Thursday, February 24, 2005
Sunnyside's Terri Rice was no stranger to the arts when she sat down in her first formal watercolor class, but she still wasn't quite prepared for what greeted her when she walked through doors at the University of Miami in Florida. Rice said on her first day of class she realized that what she had signed up for was a watercolor class filled with professional artists.
But instead of closing the door behind her and tiptoeing back out to the parking lot when she found out she was the only beginner in the class, she walked in, took her seat and prepared to learn.
Looking back, Rice said if she had known when she signed up for the class that it was going to be full of professional artists she never would have registered for it in the first place. But once she was in class, she found the whole environment to be so supportive that she stuck with it.
"The other people were all very encouraging," Rice said.
And now, looking at Rice's paintings hanging in the Sunnyside Mini Mall, the influences of that first class can still be seen.
Rice, who has been painting watercolors since 1982, said her first painting teacher set up a lot of unique still life scenes for her students. She said some days she would bring in fresh fish and other days it would be fresh cut flowers that she would ask her students to paint. Rice said she still enjoys painting still life scenes.
Another influence she took from that first class was the idea of taking a closer look at the subject being painted in order to capture the unique elements of something. Rice said she often takes a more close-up look at her subjects when she's painting than she would in her regular day-to-day life. It's this attention to detail that can be seen in her often brightly colored paintings.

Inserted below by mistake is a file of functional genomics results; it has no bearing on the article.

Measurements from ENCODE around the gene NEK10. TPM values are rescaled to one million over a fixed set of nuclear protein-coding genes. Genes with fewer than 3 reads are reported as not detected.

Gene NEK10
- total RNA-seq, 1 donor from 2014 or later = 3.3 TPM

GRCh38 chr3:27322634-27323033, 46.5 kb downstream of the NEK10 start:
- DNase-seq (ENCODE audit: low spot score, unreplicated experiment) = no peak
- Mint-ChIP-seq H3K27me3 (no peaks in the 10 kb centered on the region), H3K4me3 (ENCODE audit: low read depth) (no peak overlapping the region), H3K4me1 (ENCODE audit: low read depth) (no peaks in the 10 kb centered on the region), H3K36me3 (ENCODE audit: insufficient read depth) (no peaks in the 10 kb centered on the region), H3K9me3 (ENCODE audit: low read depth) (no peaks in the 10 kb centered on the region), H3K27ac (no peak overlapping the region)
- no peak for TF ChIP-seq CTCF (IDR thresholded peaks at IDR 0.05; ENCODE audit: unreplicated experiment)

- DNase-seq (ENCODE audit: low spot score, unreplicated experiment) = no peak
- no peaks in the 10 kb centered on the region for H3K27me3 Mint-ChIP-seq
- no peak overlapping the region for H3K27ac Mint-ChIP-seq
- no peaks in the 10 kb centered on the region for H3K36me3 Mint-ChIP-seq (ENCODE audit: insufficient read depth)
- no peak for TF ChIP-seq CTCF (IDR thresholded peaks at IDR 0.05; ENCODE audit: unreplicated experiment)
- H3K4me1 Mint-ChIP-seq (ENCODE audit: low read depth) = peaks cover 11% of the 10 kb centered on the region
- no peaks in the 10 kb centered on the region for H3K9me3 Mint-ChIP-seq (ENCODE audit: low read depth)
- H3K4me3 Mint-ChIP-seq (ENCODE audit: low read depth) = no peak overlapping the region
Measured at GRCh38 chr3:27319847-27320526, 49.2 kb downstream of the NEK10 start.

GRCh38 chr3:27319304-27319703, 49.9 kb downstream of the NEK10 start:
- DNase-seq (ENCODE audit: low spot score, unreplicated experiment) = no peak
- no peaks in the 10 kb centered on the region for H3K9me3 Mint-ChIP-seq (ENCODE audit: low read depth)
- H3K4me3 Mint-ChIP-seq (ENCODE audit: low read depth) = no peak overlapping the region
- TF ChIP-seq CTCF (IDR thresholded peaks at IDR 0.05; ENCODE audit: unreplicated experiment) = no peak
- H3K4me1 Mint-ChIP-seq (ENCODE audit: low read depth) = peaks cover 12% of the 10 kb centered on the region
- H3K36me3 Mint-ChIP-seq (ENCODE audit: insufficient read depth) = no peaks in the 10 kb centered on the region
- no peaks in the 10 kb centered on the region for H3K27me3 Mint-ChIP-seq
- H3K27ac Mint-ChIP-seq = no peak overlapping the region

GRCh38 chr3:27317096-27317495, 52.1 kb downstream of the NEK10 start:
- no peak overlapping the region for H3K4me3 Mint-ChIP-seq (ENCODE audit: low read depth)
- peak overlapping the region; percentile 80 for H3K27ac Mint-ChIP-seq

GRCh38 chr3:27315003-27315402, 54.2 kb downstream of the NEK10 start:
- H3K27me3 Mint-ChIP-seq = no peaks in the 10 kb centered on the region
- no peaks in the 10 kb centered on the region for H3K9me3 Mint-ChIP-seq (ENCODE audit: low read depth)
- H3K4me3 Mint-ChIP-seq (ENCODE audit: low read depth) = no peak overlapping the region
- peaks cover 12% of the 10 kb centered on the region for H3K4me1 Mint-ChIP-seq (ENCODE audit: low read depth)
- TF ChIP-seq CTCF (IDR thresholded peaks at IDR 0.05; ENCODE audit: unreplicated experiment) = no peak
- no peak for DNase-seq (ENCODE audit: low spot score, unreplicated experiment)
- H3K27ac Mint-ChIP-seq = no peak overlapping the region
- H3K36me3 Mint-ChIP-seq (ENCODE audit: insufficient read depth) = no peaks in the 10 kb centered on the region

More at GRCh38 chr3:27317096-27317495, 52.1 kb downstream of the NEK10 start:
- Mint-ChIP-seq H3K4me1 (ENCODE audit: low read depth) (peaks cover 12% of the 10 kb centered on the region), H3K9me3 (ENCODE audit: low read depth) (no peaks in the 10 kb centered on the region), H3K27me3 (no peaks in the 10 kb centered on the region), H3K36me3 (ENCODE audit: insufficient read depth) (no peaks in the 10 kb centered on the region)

Despite having never really formally taken a watercolor class before that one in the early 1980s, Rice was no stranger to the world of art. She began majoring in art while she was attending college in Kansas. She said while she was there she studied a lot of different mediums, including pen and ink drawings and silk-screening.
Rice, a Massachusetts native, said she knew watercolors were for her because she liked the movement they created on paper. She said she also liked the finality of it, noting that once the watercolors have dried the artist can't go back and redo anything.
"Once it dries, that's it, you're done," Rice said.
Rice's paintings are currently on exhibit at the Sunnyside Mini Mall, where they will stay through May. Rice said the paintings she has on display detail her journey through watercolors, and includes some of her early work. A reception to honor Rice is scheduled to take place Thursday, March 17, at the Mini Mall.
Rice is also planning to offer watercolor classes to any adults who are interested in learning more about the art form. The classes will take place Thursday evenings in March, beginning March 3, from 7 to 9 p.m. The minimum class size is six, but as many as 12 people can sign up for the class, which costs $150. The fee includes all of the materials and supplies that will be needed. Those interested in taking the class can contact Bill Flower at 837-3505 or Rice at 839-0580.